The areas, they haven’t changed much, except the farmhouse where I first lived is now used as a granary, and the nearby town has a population of under 100. The second house, which was on the outskirts of Winnipeg, has been so renovated and added to I cannot see in it the house where I lived. There are no play areas there anymore, just concrete and twice as many houses. Third house, the one where we lived when my mother died, looks exactly the same except the paint job. No reason to want to go inside. The fourth house, well, at least the trees were still standing last time I went back, but the house had been torn down and a new one built in its place. No loss there.
    The question is, though I now live far far away, why, when I am in Winnipeg (not all my siblings left), do I feel the need to go look? I think it is just to remind myself how for I have come. Not economically, but mentally and spiritually. All those experiences, good and bad, help construct the person I am today. It was a tough road but a good teacher. I would not recommend that path for anyone…

    Liked by 1 person

    1. I think my husband has similar memories, most best left unexplored. He was one of nine kids with an alcoholic father. He left at 17 and never looked back. While I wish he could have had a lovely childhood like mine, the hardships made him who is, and that’s the person I love.

      Liked by 1 person

      1. Some survive. Many don ‘t, and they are the people I feel most for, but even moreso for their children. Congratulate him on his survival, please.
        The thing about my father, he had maybe two beers a year. He did what he did all on his own. At least if he been sent to a Residential School, I could start to understand. What happened to him, I will never know.

        Liked by 1 person

      2. Half my brothers made horrible fathers, but only one who was near as bad. So far as I know, his grandchildren seem to be okay, but I am not in touch with all of them.

        Like

  8. What an amazing town and homes. I love that you lived so close to your Grandmother and Aunt. How long did you live in that house? Your entire childhood?
    My first home I lived in until I was 12; I’ve gone by it many times when we visit the east coast and it is even dumpier than when we lived there. After that we lived in rental apartments until I moved in with my Dad at age 15; I’ve gone by that house before too and it looks decent. The town has gone to crap though, so I really don’t miss it.

    Liked by 1 person

    1. My town is a wealthy suburb and has maintained it’s charming old world feel. My father’s family were the original settlers and that farmhouse still stands. Sadly my grandmother died when I was an infant, but my two aunts were just down the road. I lived there until my father retired and we moved to Maine. I was 14, and he died a year later.

      Liked by 1 person

  9. I’ve revisited four of my five boyhood homes (one no longer exists). I only knocked on the door of the one (in another state) of which I have the most fond memories. No one was home. Amazingly, the old neighborhood looked exactly as I remembered it decades ago. I didn’t shed a tear at the time of my re-visit, but I am holding back tears now as I write this.

    Liked by 1 person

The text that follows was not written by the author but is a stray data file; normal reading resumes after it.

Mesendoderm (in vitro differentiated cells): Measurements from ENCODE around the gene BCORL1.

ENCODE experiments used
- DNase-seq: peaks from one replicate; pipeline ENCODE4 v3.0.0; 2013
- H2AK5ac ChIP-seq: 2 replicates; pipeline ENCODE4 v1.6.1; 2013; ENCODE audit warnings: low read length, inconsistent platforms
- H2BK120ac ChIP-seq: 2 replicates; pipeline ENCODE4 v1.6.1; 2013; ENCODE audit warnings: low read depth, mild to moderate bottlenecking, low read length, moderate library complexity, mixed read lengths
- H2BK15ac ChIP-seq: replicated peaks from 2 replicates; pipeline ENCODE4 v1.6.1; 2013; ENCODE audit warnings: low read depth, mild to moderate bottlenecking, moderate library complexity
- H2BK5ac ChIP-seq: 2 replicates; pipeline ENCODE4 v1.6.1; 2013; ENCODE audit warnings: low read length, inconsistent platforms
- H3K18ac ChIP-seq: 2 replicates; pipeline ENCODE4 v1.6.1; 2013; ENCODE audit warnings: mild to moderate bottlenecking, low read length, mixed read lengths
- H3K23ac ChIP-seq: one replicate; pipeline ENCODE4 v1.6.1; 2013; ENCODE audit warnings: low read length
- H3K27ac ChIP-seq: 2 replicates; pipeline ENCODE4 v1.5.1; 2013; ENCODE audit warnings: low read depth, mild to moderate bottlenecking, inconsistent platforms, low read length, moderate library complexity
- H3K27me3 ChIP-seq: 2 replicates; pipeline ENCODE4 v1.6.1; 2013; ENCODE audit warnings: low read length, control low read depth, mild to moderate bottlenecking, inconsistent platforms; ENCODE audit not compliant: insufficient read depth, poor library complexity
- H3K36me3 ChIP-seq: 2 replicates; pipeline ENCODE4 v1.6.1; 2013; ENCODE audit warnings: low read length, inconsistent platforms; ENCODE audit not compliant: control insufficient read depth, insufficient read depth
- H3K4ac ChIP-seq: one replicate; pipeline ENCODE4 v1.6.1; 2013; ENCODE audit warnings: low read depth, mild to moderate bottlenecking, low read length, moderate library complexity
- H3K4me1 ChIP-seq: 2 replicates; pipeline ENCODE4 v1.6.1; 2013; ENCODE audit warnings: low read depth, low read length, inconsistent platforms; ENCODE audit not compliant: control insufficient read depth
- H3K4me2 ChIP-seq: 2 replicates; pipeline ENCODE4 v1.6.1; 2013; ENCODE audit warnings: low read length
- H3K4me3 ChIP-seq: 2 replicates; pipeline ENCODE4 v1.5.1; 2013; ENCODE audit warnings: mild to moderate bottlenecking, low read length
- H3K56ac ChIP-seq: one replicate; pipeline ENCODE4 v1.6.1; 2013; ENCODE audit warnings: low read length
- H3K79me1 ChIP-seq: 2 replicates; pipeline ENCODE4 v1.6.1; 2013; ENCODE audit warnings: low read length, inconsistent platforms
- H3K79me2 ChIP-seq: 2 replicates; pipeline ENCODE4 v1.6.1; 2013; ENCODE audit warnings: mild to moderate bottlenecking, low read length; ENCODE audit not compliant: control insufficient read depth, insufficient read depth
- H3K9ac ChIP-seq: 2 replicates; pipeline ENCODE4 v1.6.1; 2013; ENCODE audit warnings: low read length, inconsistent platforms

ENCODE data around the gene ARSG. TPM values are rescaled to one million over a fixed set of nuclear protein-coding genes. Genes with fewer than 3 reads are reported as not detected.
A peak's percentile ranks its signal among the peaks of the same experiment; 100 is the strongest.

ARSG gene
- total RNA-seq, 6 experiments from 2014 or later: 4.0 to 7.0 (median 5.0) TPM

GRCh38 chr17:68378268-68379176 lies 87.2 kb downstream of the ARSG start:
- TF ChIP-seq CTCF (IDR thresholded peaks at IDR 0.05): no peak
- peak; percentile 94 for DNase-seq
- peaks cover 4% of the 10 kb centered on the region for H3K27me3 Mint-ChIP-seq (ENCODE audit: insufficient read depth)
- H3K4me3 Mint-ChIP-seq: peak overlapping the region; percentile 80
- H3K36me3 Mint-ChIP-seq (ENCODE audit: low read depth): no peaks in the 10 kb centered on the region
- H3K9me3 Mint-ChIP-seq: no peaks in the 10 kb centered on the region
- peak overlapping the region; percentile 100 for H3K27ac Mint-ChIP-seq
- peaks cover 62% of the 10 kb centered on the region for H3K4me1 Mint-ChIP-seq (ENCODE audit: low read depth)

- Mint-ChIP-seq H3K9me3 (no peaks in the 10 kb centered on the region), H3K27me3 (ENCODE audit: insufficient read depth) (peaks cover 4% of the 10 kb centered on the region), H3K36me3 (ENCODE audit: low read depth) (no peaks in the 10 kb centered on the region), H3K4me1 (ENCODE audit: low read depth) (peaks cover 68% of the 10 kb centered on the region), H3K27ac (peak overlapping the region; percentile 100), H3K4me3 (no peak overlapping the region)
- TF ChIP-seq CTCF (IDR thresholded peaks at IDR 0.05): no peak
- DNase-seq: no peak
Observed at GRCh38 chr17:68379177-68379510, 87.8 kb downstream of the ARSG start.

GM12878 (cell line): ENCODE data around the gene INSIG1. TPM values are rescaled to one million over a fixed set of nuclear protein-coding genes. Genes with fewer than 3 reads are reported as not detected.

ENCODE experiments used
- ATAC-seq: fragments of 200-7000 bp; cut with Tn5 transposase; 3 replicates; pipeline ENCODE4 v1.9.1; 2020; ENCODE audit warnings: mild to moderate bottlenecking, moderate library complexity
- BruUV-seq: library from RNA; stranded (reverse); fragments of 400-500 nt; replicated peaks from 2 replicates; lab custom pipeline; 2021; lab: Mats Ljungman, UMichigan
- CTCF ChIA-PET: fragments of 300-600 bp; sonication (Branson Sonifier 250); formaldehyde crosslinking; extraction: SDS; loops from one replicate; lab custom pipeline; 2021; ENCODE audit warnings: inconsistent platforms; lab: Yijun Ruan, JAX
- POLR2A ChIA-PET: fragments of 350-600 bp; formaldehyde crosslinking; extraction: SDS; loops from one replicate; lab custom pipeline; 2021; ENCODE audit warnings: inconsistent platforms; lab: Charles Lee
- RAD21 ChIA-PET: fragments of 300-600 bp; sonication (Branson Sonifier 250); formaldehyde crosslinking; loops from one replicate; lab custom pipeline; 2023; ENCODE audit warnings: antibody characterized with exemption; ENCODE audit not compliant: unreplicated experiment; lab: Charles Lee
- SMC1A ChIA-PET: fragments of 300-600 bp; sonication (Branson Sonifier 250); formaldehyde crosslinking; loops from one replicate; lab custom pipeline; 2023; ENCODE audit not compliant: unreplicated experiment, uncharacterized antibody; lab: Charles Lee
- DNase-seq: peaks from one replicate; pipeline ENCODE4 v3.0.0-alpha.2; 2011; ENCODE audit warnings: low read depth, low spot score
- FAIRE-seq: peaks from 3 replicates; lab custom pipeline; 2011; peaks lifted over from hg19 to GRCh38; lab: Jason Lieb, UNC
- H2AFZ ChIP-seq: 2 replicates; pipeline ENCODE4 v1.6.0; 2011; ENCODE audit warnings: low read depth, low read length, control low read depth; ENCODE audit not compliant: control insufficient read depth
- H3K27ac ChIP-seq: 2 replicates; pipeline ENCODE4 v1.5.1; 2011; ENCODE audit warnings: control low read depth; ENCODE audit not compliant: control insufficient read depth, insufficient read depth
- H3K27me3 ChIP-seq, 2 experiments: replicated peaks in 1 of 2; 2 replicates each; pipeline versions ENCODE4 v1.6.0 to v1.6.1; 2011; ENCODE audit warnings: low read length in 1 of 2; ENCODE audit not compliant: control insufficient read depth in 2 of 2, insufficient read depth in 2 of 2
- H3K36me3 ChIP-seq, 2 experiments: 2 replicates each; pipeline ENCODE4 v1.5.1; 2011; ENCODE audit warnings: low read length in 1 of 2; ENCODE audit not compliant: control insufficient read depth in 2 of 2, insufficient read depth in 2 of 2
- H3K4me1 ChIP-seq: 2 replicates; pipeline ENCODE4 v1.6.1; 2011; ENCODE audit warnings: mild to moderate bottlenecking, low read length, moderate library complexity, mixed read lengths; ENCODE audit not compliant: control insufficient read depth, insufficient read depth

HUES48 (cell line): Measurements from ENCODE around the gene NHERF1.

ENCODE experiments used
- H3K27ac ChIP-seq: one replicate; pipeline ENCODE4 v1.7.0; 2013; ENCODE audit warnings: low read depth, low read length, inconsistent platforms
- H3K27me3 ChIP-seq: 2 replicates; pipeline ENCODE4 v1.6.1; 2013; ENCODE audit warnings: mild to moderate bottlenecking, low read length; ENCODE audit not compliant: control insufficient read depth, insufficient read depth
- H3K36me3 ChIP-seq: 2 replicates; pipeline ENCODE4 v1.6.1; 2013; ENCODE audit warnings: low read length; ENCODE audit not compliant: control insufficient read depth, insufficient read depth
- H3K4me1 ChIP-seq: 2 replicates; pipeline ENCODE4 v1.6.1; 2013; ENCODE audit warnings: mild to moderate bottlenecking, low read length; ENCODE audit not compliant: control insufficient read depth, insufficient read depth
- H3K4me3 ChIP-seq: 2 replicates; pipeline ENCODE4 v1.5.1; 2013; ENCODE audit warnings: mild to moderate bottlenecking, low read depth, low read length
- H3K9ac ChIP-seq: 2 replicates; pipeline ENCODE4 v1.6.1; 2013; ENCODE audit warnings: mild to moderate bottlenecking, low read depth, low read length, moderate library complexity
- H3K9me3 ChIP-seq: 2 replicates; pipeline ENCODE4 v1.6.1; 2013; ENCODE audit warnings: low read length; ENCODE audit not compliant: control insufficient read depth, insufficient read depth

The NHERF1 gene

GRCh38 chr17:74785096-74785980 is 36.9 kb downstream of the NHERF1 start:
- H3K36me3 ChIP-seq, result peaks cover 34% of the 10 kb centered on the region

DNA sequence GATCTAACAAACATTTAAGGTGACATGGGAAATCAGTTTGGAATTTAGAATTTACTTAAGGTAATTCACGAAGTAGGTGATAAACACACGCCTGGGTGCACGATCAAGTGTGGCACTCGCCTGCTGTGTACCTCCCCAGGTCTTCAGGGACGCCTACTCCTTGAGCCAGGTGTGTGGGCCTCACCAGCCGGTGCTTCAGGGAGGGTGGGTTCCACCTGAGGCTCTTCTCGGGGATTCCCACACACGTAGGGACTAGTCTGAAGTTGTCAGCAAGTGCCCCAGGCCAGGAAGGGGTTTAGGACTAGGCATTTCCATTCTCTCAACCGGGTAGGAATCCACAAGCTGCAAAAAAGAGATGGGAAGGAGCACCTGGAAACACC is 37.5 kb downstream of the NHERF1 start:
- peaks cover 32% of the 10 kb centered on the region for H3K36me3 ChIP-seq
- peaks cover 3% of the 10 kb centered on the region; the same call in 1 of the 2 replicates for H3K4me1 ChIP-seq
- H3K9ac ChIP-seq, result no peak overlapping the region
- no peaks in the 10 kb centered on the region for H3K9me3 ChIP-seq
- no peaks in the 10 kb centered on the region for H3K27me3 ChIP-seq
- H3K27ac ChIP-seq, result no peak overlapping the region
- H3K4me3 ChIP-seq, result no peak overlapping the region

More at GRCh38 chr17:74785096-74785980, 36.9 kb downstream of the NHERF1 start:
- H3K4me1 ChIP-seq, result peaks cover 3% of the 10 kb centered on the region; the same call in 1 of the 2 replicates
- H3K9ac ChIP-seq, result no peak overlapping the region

1. I know my emotions were on the edge as I had just lost my mother, but it was memories of my father that flooded in when I walked my childhood streets. The heart is a funny thing, and there’s no time limit on grief.

      Liked by 1 person

  10. Once, I went back inside my childhood home when it was up for sale? It was weird as, they blocked off the door to the Attic that used to scare me.
    After reading this, I am going to Google some of my old addresses and see what comes up.

    Liked by 1 person

  11. Funny how the reality never matches the mental image. We moved a lot so I am divided as to where hometown is. One was post war southern California in a working class subdivision. My visit there thirty years later was a surprise. My grandfathers garage/gas station was a bodega. My house that I thought was big was a cinderblock shanty.
    We later moved to the Great Divide on the Colo/New Mex border. It was a railroad town, bleak, austere, fly ash from coal locomotives and home furnaces everywhere. I wasn’t aware of the poverty of beauty in both places as a child. The town looks better now that much of the RR is gone and natural gas heats the houses. But quaint – it ain’t

    Liked by 1 person

  12. I made a point of visiting my childhood home just before I left for the other side of Canada. Just like you said, very emotional. I did not ask to go in, just skirted the property. And a few years prior I visited a friend who was renting a bungalow….I was overwhelmed with memories and emotions and I couldn’t figure out why until I realized it had the exact floor plan of the first home my ex and I bought…it even had the same kitchen linoleum. I was struck by how the subconscious part of my brain recognized it before I was conscious of what was triggering all the feels. Powerful stuff happens when you go home again.

    Deb

    Liked by 1 person

  13. I’ve seen photos of the house I grew up in, well the one that’s still standing. Friends were on vacation and stopped to snap a pic. As for going back to my small town for non-estate stuff, only 3 maybe 4 times in 25 years. There’s not much there for me anymore.

    Liked by 1 person

  14. Your hometown is just beautiful River. And although things changed, the memories remain the same and those are something no one can take away form you. I go back to my hometown every time I go to see my parents. They still live in the home I grew up, but the neighborhood is growing and changing around my childhood home. I can’t even imagine what will happen to my parents home when they aren’t around anymore. They own their house but not the land it’s built on…..yes, long story. I think I’ll post the story on my blog.

    Liked by 1 person

  15. “Home” is very fluid when you’re an Air Force brat, but twice I took road trips to Ohio and walked up to the front door of the house where we lived for three years. The first time, nobody answered. The second time – just last year – they answered, but didn’t invite me in when I shared my story, as I’d been hoping. Not that I blame them; stranger on the porch, COVID still a thing.

    I did walk around the neighborhood and through the woods where I used to play, though. Pure nostalgia trip. I highly recommend it.

    Oh, and one more fun side note: I visited my old elementary school, which had been turned into a senior living facility. And was supposedly HAUNTED, according to a few of the residents I spoke to while wandering the halls. That was fun!

    Liked by 1 person

  16. You made me cry.

    Not so long ago I did go to one of the many homes we had, the one I lived in longest I guess, but also the site of unhappiness. I think I was chasing a childhood I had lost, trying to retrieve some parts of my splintered soul. I’m still in bits and in between.

    Liked by 1 person

      1. It was the “memory lane is a sad place when all your loved ones are gone” bit. My father’s 82 and in decline, same goes for my mum. Yes, I’m lucky to still have them, but we’re still pretty dysfunctional – and I don’t have anyone to support me when they’re gone.

        Liked by 1 person